Date of Award

8-5-2010

Degree Type

Thesis

Degree Name

M.A.

Degree Program

Sociology

Department

Sociology

Major Professor

Allen, H.David; Luft, Rachel E.

Second Advisor

Baxter, Vern

Abstract

This case study assesses the elementary school choice decision-making process of black middle-class families living in the Algiers community of New Orleans following Hurricane Katrina. The concept of community has been central to the success of blacks in America since Reconstruction. However, as the Civil Rights Movement helped eliminate some of the legal obstacles facing blacks and provided them with more access to opportunities, it also had the unfortunate consequence of redirecting the attention of blacks more inwardly to the success of their own families, thus diminishing some of the formerly needed sense of community responsibility. These families are not oblivious to the racism that still exists. Yet, they go about a process of prioritizing their options within their choice sets in order to strike the best, if not optimal, balance of school characteristics, such as Catholic tradition, racial diversity and academic rigor, to ensure the success of their children.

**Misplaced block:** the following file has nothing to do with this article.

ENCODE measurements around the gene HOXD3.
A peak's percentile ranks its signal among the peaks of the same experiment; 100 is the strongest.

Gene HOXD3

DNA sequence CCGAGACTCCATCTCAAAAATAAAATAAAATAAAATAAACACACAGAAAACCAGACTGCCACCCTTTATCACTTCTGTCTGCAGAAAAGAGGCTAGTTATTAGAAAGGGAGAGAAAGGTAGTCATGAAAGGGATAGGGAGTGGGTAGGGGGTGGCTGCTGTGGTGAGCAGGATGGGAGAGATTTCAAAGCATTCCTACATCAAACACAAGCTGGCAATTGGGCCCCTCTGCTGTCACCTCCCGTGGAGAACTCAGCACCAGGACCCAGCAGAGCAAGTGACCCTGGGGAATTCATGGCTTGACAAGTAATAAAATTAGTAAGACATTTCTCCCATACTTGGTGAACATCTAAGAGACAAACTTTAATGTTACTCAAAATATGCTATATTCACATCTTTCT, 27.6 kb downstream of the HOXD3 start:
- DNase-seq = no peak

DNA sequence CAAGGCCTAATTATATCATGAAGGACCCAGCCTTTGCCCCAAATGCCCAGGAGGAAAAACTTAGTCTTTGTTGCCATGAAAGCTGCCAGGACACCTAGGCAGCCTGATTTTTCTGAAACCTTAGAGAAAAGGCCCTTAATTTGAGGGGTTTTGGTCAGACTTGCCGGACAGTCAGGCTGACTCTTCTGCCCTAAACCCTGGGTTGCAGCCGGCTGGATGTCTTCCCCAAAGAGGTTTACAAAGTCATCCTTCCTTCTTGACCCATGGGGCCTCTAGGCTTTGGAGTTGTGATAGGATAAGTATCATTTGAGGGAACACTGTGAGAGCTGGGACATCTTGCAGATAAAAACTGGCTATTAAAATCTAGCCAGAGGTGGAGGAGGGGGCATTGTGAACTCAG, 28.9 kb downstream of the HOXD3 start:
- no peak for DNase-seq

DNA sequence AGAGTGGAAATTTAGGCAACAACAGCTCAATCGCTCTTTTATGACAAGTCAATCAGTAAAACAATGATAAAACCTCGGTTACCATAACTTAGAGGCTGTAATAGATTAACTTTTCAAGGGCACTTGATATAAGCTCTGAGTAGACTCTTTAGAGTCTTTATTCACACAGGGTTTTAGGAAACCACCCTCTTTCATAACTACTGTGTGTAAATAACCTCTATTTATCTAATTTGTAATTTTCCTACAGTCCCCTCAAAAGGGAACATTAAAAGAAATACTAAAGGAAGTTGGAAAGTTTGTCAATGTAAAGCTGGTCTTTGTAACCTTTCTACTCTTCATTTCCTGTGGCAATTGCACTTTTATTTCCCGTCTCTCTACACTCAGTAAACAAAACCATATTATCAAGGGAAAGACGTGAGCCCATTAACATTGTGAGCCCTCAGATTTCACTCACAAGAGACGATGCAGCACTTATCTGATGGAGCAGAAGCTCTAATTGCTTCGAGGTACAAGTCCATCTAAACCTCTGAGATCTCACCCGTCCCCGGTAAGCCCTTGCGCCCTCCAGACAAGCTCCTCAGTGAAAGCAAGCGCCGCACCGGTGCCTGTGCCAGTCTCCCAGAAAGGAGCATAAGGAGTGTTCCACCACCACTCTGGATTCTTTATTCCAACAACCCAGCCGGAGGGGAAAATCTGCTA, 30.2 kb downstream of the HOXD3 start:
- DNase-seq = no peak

Rights

The University of New Orleans and its agents retain the non-exclusive license to archive and make accessible this dissertation or thesis in whole or in part in all forms of media, now or hereafter known. The author retains all other ownership rights to the copyright of the thesis or dissertation.

Share

COinS